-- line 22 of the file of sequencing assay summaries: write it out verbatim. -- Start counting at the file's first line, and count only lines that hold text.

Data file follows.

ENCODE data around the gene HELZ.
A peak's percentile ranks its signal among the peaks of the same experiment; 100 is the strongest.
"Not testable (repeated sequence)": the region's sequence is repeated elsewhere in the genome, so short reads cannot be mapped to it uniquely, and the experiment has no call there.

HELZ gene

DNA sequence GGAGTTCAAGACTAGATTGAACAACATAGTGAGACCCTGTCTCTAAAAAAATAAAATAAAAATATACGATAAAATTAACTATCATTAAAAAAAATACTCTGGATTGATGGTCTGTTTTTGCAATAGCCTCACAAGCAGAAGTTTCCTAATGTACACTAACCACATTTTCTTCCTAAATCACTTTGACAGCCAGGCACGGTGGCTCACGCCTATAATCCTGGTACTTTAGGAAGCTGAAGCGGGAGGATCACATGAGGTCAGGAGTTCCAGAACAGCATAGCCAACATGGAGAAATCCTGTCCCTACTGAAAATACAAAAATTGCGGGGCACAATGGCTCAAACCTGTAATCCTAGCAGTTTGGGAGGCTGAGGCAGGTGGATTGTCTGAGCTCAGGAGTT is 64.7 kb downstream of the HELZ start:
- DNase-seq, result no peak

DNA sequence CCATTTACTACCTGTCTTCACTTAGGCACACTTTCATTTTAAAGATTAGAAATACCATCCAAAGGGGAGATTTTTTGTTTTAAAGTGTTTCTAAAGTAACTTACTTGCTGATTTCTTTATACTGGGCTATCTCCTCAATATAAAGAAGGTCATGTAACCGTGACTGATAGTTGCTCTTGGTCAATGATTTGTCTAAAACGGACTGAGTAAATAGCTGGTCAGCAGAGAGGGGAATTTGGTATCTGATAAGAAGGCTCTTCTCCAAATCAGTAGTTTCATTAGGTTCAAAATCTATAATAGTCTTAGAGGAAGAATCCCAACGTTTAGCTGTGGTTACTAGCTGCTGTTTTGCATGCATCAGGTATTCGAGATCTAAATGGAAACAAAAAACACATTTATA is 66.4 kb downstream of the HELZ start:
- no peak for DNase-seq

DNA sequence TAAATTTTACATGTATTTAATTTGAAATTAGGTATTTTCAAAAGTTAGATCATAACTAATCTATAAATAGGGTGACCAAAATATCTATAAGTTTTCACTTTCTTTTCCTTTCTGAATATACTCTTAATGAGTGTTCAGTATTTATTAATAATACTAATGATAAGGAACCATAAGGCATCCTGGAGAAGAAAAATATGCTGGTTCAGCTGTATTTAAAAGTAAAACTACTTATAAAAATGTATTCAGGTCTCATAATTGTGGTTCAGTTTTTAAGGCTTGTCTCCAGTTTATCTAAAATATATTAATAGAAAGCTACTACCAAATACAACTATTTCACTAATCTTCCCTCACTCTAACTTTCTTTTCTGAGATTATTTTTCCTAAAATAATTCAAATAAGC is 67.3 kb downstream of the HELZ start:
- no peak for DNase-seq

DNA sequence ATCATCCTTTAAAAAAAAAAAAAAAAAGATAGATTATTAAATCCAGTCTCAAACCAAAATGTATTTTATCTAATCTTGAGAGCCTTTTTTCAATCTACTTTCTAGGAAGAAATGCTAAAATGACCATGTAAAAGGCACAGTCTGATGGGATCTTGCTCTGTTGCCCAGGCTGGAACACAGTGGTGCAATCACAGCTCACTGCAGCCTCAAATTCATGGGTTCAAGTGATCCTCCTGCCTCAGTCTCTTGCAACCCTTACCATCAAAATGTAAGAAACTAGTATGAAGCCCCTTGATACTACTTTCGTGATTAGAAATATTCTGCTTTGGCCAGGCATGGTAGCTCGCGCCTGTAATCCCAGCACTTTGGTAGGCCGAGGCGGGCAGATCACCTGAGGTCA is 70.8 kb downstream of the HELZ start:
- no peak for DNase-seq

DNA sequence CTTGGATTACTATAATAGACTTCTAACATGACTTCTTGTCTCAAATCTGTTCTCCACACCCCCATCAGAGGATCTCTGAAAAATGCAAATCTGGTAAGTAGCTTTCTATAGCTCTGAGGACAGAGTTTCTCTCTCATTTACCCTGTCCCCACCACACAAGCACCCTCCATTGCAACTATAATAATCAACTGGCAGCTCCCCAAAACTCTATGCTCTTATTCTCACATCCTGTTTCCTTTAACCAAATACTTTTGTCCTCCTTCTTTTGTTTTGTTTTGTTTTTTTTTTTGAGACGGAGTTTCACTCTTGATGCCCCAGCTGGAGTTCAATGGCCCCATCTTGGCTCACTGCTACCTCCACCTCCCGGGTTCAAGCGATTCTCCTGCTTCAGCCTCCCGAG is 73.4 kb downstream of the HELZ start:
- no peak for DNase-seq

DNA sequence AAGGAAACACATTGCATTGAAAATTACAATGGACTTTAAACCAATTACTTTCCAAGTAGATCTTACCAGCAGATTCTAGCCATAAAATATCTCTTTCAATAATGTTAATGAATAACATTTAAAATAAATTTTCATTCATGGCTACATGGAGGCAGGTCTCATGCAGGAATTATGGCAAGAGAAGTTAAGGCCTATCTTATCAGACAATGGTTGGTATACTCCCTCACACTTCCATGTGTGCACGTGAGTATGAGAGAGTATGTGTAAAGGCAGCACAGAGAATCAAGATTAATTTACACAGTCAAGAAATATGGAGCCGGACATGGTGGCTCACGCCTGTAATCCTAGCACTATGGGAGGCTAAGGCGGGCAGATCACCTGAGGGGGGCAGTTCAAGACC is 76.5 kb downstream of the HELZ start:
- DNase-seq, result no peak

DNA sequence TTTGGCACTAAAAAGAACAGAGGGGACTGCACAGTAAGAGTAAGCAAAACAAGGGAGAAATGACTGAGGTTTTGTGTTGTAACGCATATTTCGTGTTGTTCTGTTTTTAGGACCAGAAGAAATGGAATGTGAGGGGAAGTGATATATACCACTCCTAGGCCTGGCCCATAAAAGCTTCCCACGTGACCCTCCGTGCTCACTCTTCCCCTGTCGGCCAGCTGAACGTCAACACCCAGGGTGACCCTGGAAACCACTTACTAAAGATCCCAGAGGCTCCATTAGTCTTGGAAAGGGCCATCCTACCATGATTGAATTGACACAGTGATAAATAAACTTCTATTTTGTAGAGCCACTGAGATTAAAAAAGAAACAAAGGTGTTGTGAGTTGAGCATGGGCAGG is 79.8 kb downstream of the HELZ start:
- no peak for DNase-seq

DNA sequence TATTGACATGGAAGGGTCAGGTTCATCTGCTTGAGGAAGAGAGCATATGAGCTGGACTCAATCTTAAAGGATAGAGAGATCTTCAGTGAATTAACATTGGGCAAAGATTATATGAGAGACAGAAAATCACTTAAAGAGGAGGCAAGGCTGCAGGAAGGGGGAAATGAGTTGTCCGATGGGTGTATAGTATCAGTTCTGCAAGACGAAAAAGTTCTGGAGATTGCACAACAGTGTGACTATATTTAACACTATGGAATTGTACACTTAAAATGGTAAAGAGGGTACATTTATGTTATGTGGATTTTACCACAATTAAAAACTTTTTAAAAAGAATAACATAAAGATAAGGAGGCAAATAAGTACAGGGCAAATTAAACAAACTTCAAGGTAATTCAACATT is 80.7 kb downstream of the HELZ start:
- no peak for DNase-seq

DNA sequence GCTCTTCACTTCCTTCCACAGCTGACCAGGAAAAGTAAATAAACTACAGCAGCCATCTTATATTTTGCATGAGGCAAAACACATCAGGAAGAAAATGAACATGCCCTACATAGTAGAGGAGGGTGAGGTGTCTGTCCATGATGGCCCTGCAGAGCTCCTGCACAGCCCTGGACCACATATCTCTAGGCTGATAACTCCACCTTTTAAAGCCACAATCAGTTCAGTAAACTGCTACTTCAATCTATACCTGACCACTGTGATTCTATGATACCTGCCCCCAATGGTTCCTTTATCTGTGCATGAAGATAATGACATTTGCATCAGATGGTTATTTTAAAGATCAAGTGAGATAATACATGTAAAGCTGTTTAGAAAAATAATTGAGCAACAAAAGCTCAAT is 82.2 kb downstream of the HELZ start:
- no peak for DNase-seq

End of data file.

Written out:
- no peak for DNase-seq